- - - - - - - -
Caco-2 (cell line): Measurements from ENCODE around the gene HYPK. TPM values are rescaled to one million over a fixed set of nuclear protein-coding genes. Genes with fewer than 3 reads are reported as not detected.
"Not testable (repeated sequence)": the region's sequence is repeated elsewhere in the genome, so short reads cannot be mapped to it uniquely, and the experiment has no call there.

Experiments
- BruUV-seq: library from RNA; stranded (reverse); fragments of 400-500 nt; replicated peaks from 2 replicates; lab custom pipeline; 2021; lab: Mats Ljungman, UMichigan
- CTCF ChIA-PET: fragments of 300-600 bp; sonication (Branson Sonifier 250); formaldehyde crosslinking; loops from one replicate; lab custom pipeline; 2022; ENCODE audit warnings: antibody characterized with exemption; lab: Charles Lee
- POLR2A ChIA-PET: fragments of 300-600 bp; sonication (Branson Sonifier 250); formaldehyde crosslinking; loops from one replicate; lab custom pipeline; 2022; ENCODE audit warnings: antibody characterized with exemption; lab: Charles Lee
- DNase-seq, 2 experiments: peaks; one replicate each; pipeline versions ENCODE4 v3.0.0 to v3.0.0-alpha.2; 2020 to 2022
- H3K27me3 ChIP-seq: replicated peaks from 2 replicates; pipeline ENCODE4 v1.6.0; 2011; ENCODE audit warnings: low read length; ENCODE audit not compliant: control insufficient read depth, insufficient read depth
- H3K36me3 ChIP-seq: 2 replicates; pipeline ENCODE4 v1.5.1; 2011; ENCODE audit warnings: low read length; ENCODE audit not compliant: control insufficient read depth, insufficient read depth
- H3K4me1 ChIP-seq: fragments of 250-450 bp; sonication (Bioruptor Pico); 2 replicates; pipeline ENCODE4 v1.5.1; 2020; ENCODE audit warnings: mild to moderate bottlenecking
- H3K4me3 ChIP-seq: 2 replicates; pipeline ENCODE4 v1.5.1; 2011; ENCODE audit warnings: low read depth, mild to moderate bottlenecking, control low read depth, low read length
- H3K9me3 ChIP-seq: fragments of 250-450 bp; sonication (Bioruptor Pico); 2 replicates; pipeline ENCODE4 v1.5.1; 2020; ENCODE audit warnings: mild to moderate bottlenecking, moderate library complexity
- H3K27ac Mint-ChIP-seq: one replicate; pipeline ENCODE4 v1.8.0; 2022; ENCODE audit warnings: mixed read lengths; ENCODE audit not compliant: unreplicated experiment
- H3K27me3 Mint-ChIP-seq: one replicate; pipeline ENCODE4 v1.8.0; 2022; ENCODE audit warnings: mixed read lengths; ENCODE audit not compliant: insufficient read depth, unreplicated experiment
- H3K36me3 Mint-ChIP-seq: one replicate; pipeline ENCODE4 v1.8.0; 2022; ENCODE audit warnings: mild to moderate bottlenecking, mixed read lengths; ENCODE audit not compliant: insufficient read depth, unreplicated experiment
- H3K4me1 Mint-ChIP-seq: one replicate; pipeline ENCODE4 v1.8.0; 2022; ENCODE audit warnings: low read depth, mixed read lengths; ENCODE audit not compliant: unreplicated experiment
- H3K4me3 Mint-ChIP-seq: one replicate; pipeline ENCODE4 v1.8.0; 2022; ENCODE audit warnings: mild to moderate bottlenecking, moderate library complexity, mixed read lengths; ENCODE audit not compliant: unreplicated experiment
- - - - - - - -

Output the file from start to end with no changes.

Caco-2 (cell line): Measurements from ENCODE around the gene HYPK. TPM values are rescaled to one million over a fixed set of nuclear protein-coding genes. Genes with fewer than 3 reads are reported as not detected.
"Not testable (repeated sequence)": the region's sequence is repeated elsewhere in the genome, so short reads cannot be mapped to it uniquely, and the experiment has no call there.

Experiments
- BruUV-seq: library from RNA; stranded (reverse); fragments of 400-500 nt; replicated peaks from 2 replicates; lab custom pipeline; 2021; lab: Mats Ljungman, UMichigan
- CTCF ChIA-PET: fragments of 300-600 bp; sonication (Branson Sonifier 250); formaldehyde crosslinking; loops from one replicate; lab custom pipeline; 2022; ENCODE audit warnings: antibody characterized with exemption; lab: Charles Lee
- POLR2A ChIA-PET: fragments of 300-600 bp; sonication (Branson Sonifier 250); formaldehyde crosslinking; loops from one replicate; lab custom pipeline; 2022; ENCODE audit warnings: antibody characterized with exemption; lab: Charles Lee
- DNase-seq, 2 experiments: peaks; one replicate each; pipeline versions ENCODE4 v3.0.0 to v3.0.0-alpha.2; 2020 to 2022
- H3K27me3 ChIP-seq: replicated peaks from 2 replicates; pipeline ENCODE4 v1.6.0; 2011; ENCODE audit warnings: low read length; ENCODE audit not compliant: control insufficient read depth, insufficient read depth
- H3K36me3 ChIP-seq: 2 replicates; pipeline ENCODE4 v1.5.1; 2011; ENCODE audit warnings: low read length; ENCODE audit not compliant: control insufficient read depth, insufficient read depth
- H3K4me1 ChIP-seq: fragments of 250-450 bp; sonication (Bioruptor Pico); 2 replicates; pipeline ENCODE4 v1.5.1; 2020; ENCODE audit warnings: mild to moderate bottlenecking
- H3K4me3 ChIP-seq: 2 replicates; pipeline ENCODE4 v1.5.1; 2011; ENCODE audit warnings: low read depth, mild to moderate bottlenecking, control low read depth, low read length
- H3K9me3 ChIP-seq: fragments of 250-450 bp; sonication (Bioruptor Pico); 2 replicates; pipeline ENCODE4 v1.5.1; 2020; ENCODE audit warnings: mild to moderate bottlenecking, moderate library complexity
- H3K27ac Mint-ChIP-seq: one replicate; pipeline ENCODE4 v1.8.0; 2022; ENCODE audit warnings: mixed read lengths; ENCODE audit not compliant: unreplicated experiment
- H3K27me3 Mint-ChIP-seq: one replicate; pipeline ENCODE4 v1.8.0; 2022; ENCODE audit warnings: mixed read lengths; ENCODE audit not compliant: insufficient read depth, unreplicated experiment
- H3K36me3 Mint-ChIP-seq: one replicate; pipeline ENCODE4 v1.8.0; 2022; ENCODE audit warnings: mild to moderate bottlenecking, mixed read lengths; ENCODE audit not compliant: insufficient read depth, unreplicated experiment
- H3K4me1 Mint-ChIP-seq: one replicate; pipeline ENCODE4 v1.8.0; 2022; ENCODE audit warnings: low read depth, mixed read lengths; ENCODE audit not compliant: unreplicated experiment
- H3K4me3 Mint-ChIP-seq: one replicate; pipeline ENCODE4 v1.8.0; 2022; ENCODE audit warnings: mild to moderate bottlenecking, moderate library complexity, mixed read lengths; ENCODE audit not compliant: unreplicated experiment